I didn't mention the windshield because I truly don't think a quadcopter would remain airborne long enough to hit it (my assertion that the main rotor would move it), unless the pilot is intentionally trying to run through it. If that's the case, no amount of regulation is going to help.
No, it doesn't work that way. The downwash of the rotor at speed is not going to move something like a drone out of the way. It won't move a small bird out of the way, nor even a child's balloon. You're probably thinking of a hovering helicopter, not a helicopter that is in flight. In the case of a helicopter in flight if the object is at the altitude of the windshield, it's pretty much going to go through the windshield and take out the crew. Any bird larger than maybe a sparrow will go through the windshield. Certainly a DJI will...
In the case of the DJI F550 Hexacopter video, it's not a question of stability. It's not a question of whether it fell or not. It's a question of an object hanging in the air where an aircraft could have hit it. He says in the comments:
My arguments for performing a high altitude flight at all were as follows:
- No airplanes in this area ever fly as low as I did in the video
- There is generally not much air traffic in this area at all
- I checked with flightradar24.com before flying
- Military, police, and emergency flights are virtually non-existant in this area
- The multirotor was supposed to go straight up and straight down again
The problem with this is:
1) 99% of helicopter flying is done below 3,000 feet (so, he was definitely in the airspace we fly in).
2) "generally not much traffic" is not the same as "I know there was no traffic in the area"
3) flightradar24 (which is a relay of approach radar) only shows tagged aircraft - it's not going to show VFR/1200 traffic, and it's not going to show traffic at low altitude (where he was), i.e. it will almost never show my aircraft as most of my work is flying as untagged and often I'm below radar coverage anyway.
4) "Military, police, and emergency flights are virtually nonexistent"... But what about commercial operators operating off airway? How would he know?
5) "The multi rotor was supposed to go straight up and straight down again"... how would that prevent me from hitting it? If it happens to be there as I fly through the airspace, whether it's going up or down is immaterial. Just being there at the wrong altitude at the wrong time is a potentially fatal problem.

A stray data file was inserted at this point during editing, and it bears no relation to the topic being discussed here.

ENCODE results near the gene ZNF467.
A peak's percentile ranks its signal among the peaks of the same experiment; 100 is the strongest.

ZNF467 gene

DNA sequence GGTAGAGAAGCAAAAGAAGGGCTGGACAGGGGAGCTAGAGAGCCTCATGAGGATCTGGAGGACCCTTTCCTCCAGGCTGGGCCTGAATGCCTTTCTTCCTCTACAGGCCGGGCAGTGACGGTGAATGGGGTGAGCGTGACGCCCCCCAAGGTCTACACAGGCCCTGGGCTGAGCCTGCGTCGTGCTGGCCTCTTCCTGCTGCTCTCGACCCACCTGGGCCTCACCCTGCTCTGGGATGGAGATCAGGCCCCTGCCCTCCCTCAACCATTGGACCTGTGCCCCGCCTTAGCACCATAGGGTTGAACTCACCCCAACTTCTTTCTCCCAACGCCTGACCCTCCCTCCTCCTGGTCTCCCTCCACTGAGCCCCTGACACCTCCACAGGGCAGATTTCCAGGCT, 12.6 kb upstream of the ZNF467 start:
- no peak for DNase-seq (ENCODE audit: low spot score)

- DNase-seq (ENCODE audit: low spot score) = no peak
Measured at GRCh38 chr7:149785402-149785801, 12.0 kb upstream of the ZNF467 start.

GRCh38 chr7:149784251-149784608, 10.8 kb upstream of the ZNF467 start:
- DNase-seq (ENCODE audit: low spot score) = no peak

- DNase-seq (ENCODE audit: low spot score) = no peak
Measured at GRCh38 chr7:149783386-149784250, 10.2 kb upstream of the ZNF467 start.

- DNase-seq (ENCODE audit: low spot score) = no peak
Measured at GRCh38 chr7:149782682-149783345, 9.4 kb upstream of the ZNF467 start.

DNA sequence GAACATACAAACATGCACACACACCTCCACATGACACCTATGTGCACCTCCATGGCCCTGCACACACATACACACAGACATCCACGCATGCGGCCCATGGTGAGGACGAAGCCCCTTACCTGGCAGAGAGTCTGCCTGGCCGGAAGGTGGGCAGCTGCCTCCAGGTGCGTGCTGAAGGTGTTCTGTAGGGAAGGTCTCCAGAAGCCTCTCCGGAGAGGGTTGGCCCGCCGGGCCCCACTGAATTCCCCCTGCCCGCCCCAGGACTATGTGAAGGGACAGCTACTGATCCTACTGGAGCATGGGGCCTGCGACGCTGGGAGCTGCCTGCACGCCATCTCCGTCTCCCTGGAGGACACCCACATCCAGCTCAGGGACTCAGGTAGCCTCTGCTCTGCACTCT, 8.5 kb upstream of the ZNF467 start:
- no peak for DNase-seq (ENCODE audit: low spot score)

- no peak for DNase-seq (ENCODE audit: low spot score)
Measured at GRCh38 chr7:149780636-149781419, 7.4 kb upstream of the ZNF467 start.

This also illustrates the problem with both him and you. He took these steps (like looking at flightradar24) not understanding that it wasn't showing the traffic that he was actually endangering. You think you know what you're doing, and you think you are taking precautionary steps, but in fact you don't know what you are doing and you're endangering people's lives .This is the best argument of all for the FAA to require an operator license in order to fly a drone. At least then there can be a course of training about how to avoid being a danger to air traffic, rather than people thinking they are being safe when they are not, just like your assumption that main rotor downwash or tail rotor downwash will help to avoid a collision which is totally wrong.
Apologies for the brashness, but is this lined with tinfoil, as well? Do you actually see them around Boston (directly see, not 'think you see'), or are you just playing into the media fear? You yourself even noted that the chance is low.
No, we don't see them and that's the problem!. We know they are out there: at this moment there are 6 NOTAMs for drones in the local area of my home airport. These are just the ones that people have bothered to notify the FAA about. There is no doubt in my mind that there are many many others. I can't see them. How do I avoid hitting them?
Your last few sentences are pretty much the only reasonable thing you've said. I am wholeheartedly with you on the need for better QA, both for public safety, and to protect the investment. Speaking about DJI products specifically, the motors are actually pretty solid, but the rest of it is very cheaply produced. I'd love to see higher standards. On the other hand, the fact that these are relatively flimsy is precisely why I think the blind fear and potential for serious damage is overstated.
It seems you are not understanding the problem at all. My point about the FAA requiring the manufacturer of my aircraft to achieve something like a billion to 1 chance against a mechanical failure that will result in a fatal accident means: I'm asking how you're going to guarantee me a billion to 1 chance against a fatal drone strike on my aircraft. I don't understand whether you are thinking this is extremely unlikely to occur, or whether you don't think a collision is going to cause a fatal crash. Drones are going to be very very popular, both with hobbyists and commercially. There will be a ton of them added to the airspace in the next decade. I think collisions are inevitable if we don't provide some sort of collision avoidance. If you don't think a small drone will take out a helicopter you only have to look at the fatal crashes due to bird strikes, like the 8 people who died in PHI's S76 that hit a 2.4 pound bird.
We can't mandate ADS-B for birds, but we certainly can for drones.